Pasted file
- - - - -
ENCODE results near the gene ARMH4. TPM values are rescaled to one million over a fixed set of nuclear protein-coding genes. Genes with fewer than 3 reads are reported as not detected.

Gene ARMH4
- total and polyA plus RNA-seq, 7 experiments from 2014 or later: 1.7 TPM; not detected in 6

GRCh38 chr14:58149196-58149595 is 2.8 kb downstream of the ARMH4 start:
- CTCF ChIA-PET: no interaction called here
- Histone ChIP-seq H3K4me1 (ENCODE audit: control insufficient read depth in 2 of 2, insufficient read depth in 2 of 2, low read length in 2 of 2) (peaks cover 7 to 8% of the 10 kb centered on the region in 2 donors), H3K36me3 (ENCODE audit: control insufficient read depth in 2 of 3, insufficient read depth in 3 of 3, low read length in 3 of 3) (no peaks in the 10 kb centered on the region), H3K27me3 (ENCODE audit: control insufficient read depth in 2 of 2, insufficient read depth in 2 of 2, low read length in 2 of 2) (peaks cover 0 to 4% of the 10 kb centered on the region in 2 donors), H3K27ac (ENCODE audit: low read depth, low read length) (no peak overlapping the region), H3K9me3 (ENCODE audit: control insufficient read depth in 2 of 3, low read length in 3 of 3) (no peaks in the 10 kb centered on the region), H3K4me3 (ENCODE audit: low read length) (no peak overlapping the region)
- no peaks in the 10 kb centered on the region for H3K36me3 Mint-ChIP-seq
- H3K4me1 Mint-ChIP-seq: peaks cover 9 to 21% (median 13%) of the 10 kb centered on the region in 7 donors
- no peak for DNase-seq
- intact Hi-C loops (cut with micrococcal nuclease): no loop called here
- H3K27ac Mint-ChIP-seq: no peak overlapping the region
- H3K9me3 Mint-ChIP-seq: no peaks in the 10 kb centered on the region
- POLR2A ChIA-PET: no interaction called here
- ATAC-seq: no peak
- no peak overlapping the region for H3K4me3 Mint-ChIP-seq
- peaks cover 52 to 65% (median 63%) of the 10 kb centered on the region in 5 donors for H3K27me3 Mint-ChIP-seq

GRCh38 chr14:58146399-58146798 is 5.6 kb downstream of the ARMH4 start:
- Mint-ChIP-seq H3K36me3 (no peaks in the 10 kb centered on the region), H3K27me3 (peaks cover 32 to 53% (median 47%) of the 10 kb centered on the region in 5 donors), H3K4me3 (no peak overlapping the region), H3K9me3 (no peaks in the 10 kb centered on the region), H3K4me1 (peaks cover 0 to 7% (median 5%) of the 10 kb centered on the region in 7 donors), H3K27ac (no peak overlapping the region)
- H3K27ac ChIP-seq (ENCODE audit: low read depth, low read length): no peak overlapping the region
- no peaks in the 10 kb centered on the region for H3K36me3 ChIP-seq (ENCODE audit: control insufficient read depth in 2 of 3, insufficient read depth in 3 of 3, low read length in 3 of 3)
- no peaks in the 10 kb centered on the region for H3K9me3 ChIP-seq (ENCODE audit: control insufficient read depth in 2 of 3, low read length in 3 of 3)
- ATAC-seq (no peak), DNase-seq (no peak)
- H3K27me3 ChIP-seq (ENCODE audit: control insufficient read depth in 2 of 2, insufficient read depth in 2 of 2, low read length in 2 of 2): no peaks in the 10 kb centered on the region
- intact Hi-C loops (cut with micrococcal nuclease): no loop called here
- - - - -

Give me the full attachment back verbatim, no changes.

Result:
ENCODE results near the gene ARMH4. TPM values are rescaled to one million over a fixed set of nuclear protein-coding genes. Genes with fewer than 3 reads are reported as not detected.

Gene ARMH4
- total and polyA plus RNA-seq, 7 experiments from 2014 or later: 1.7 TPM; not detected in 6

GRCh38 chr14:58149196-58149595 is 2.8 kb downstream of the ARMH4 start:
- CTCF ChIA-PET: no interaction called here
- Histone ChIP-seq H3K4me1 (ENCODE audit: control insufficient read depth in 2 of 2, insufficient read depth in 2 of 2, low read length in 2 of 2) (peaks cover 7 to 8% of the 10 kb centered on the region in 2 donors), H3K36me3 (ENCODE audit: control insufficient read depth in 2 of 3, insufficient read depth in 3 of 3, low read length in 3 of 3) (no peaks in the 10 kb centered on the region), H3K27me3 (ENCODE audit: control insufficient read depth in 2 of 2, insufficient read depth in 2 of 2, low read length in 2 of 2) (peaks cover 0 to 4% of the 10 kb centered on the region in 2 donors), H3K27ac (ENCODE audit: low read depth, low read length) (no peak overlapping the region), H3K9me3 (ENCODE audit: control insufficient read depth in 2 of 3, low read length in 3 of 3) (no peaks in the 10 kb centered on the region), H3K4me3 (ENCODE audit: low read length) (no peak overlapping the region)
- no peaks in the 10 kb centered on the region for H3K36me3 Mint-ChIP-seq
- H3K4me1 Mint-ChIP-seq: peaks cover 9 to 21% (median 13%) of the 10 kb centered on the region in 7 donors
- no peak for DNase-seq
- intact Hi-C loops (cut with micrococcal nuclease): no loop called here
- H3K27ac Mint-ChIP-seq: no peak overlapping the region
- H3K9me3 Mint-ChIP-seq: no peaks in the 10 kb centered on the region
- POLR2A ChIA-PET: no interaction called here
- ATAC-seq: no peak
- no peak overlapping the region for H3K4me3 Mint-ChIP-seq
- peaks cover 52 to 65% (median 63%) of the 10 kb centered on the region in 5 donors for H3K27me3 Mint-ChIP-seq

GRCh38 chr14:58146399-58146798 is 5.6 kb downstream of the ARMH4 start:
- Mint-ChIP-seq H3K36me3 (no peaks in the 10 kb centered on the region), H3K27me3 (peaks cover 32 to 53% (median 47%) of the 10 kb centered on the region in 5 donors), H3K4me3 (no peak overlapping the region), H3K9me3 (no peaks in the 10 kb centered on the region), H3K4me1 (peaks cover 0 to 7% (median 5%) of the 10 kb centered on the region in 7 donors), H3K27ac (no peak overlapping the region)
- H3K27ac ChIP-seq (ENCODE audit: low read depth, low read length): no peak overlapping the region
- no peaks in the 10 kb centered on the region for H3K36me3 ChIP-seq (ENCODE audit: control insufficient read depth in 2 of 3, insufficient read depth in 3 of 3, low read length in 3 of 3)
- no peaks in the 10 kb centered on the region for H3K9me3 ChIP-seq (ENCODE audit: control insufficient read depth in 2 of 3, low read length in 3 of 3)
- ATAC-seq (no peak), DNase-seq (no peak)
- H3K27me3 ChIP-seq (ENCODE audit: control insufficient read depth in 2 of 2, insufficient read depth in 2 of 2, low read length in 2 of 2): no peaks in the 10 kb centered on the region
- intact Hi-C loops (cut with micrococcal nuclease): no loop called here